Content ID


3 Big Things Today, June 14, 2022

Wheat Futures Fall Overnight; Weekly Corn Export Inspections Decline

1. Wheat Futures Fall in Overnight Trading

Wheat futures were lower in overnight trading amid improving conditions for winter varieties while harvest continues.

Thirty-one percent of the U.S. winter-wheat crop was in good or excellent condition as of Sunday, up from 30% a week earlier, the Department of Agriculture said in a report on Monday.

That's still below the 48% that earned top ratings at the same point last year, USDA data show.

Ten percent of the crop was harvested at the start of the week, up from 5% a week earlier, but trailing the prior five-year average of 12%, the agency said in its report.

The U.S. corn crop was 72% good or excellent at the start of the week, down from 73% a week earlier, but ahead of the 68% that earned top ratings at the same point in 2021.

Almost the entire crop was in the ground, and 88% has emerged, the USDA said.

Seventy percent of the U.S. soybean crop was in good or excellent condition as of Sunday — the crop's first conditions report for the year — up from 62% at the same point last year.

About 88% of the crop was planted as of Sunday, on par with the prior five-year average, and 70% was emerged, trailing the normal 74% for this time of year, the government said.

Extremely hot weather is expected in much of the eastern Midwest for at least the next two days, which may curb lofty crop conditions this week.

Wheat futures for July delivery fell 9 ¼¢ to $10.61 ¾ a bushel overnight on the Chicago Board of Trade, while Kansas City futures lost 6 1/4¢ to $11.55 ½ a bushel.

Corn futures declined 6 ½¢ to $7.62 ¾ a bushel.

Soybeans for July delivery rose 6 ¾¢ to $17.14 ¼ a bushel.

                Subscribe: Apple Podcasts | Spotify | Amazon Alexa | Google Assistant | More options


2. Corn Export Inspections Decline Week-to-Week

Inspections of corn for overseas delivery dropped last week while soybean and wheat assessments improved, according to data from the Ag Department.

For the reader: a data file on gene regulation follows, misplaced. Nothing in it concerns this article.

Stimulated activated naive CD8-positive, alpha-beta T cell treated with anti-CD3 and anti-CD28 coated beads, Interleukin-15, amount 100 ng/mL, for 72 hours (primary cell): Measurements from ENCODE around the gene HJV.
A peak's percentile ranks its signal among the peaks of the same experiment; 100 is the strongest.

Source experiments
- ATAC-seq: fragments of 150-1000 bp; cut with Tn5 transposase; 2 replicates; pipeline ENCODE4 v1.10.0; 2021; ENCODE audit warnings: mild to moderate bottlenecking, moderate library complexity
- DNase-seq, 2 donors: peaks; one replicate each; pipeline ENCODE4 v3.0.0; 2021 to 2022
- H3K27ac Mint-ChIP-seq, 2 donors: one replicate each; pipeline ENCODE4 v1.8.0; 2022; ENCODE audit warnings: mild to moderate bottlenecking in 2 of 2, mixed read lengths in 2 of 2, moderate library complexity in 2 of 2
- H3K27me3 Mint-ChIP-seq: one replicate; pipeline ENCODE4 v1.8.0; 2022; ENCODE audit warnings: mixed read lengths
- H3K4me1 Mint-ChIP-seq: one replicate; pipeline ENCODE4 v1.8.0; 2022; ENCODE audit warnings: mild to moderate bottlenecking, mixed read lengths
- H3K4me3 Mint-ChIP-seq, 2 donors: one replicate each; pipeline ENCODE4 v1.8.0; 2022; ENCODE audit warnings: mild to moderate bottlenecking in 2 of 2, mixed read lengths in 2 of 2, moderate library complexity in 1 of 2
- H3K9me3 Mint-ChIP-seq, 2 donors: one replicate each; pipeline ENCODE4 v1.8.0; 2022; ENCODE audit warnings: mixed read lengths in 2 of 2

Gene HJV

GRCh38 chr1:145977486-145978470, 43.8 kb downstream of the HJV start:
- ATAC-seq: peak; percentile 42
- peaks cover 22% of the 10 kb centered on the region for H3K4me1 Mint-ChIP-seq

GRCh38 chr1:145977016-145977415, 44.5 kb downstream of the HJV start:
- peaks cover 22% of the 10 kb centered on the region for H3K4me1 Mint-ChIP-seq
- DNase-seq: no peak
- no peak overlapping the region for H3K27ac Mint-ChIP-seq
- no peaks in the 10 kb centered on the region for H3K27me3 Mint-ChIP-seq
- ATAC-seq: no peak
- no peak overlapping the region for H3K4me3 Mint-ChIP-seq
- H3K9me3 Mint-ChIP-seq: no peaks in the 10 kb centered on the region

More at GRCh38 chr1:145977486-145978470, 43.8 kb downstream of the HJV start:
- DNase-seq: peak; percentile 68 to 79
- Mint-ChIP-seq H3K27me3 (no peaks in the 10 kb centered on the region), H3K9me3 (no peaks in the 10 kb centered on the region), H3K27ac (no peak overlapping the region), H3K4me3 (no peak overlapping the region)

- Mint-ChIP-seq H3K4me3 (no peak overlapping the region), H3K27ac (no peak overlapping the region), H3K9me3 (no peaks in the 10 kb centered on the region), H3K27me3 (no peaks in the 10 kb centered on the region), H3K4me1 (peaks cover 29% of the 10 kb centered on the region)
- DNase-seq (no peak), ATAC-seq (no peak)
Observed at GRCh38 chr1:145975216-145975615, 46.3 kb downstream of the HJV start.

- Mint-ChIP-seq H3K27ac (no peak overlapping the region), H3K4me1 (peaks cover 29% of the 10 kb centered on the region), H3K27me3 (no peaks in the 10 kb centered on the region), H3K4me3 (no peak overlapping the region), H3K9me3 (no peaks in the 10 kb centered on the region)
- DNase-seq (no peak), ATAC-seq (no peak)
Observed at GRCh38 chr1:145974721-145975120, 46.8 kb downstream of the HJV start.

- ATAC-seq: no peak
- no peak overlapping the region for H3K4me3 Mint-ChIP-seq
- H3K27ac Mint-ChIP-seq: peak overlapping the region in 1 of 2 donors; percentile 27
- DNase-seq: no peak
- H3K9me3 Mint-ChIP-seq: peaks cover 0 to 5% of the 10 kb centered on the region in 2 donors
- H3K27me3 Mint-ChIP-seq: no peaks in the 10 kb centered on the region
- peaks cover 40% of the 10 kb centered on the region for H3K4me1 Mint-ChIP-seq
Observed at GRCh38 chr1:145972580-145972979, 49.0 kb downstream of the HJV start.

Corn inspections in the seven days that ended on June 9 were reported at 1.2 million metric tons, down from 1.46 million tons a week earlier, the agency said.

That's also well below the 1.61 million metric tons examined for export during the same week last year.

Soybean inspections last week totaled 605,129 metric tons, up from 365,455 tons assessed the previous week and well above the 141,320 tons inspected at the same point in 2021, the USDA said.

Wheat assessments also rose, reaching 388,847 metric tons last week versus 355,340 tons a week earlier.

The total was still well below the 499,945 tons examined during the same week last year, the agency said.

Since the start of the marketing year on Sept. 1, the USDA has inspected 45 million metric tons of corn for export. That's down from 54.2 million tons during the same timeframe a year earlier.

Soybean inspections since the beginning of September now stand at 50.5 million metric tons, down from 57 million tons examined during the same period last year, the government said.

Wheat inspections in the first full week of the 2022-2023 marketing year stood at 615,556 metric tons, down from 694,430 tons at the same point in 2021, the USDA said in its report.


3. Extreme Heat Expected in Illinois, Indiana, and Ohio

Excessive heat warnings and heat advisories have been issued for much of the eastern Corn Belt today, according to maps from the National Weather Service.

Most of Illinois, Indiana, and Ohio will see excessive heat warnings today and tomorrow, the NWS said in a report early this morning.

Temperatures in much of Illinois will reach as high as 112 degrees Fahrenheit, the agency said.

"Extreme heat and humidity will significantly increase the potential for heat-related illnesses, particularly for those working or participating in outdoor activities," the NWS said.

In much of Indiana, temperatures also will reach as high as 112 degrees today.

Temperatures in Ohio will top out around 105 degrees this afternoon, with values staying extremely high through tomorrow, the NWS said.

Read more about

Talk in Marketing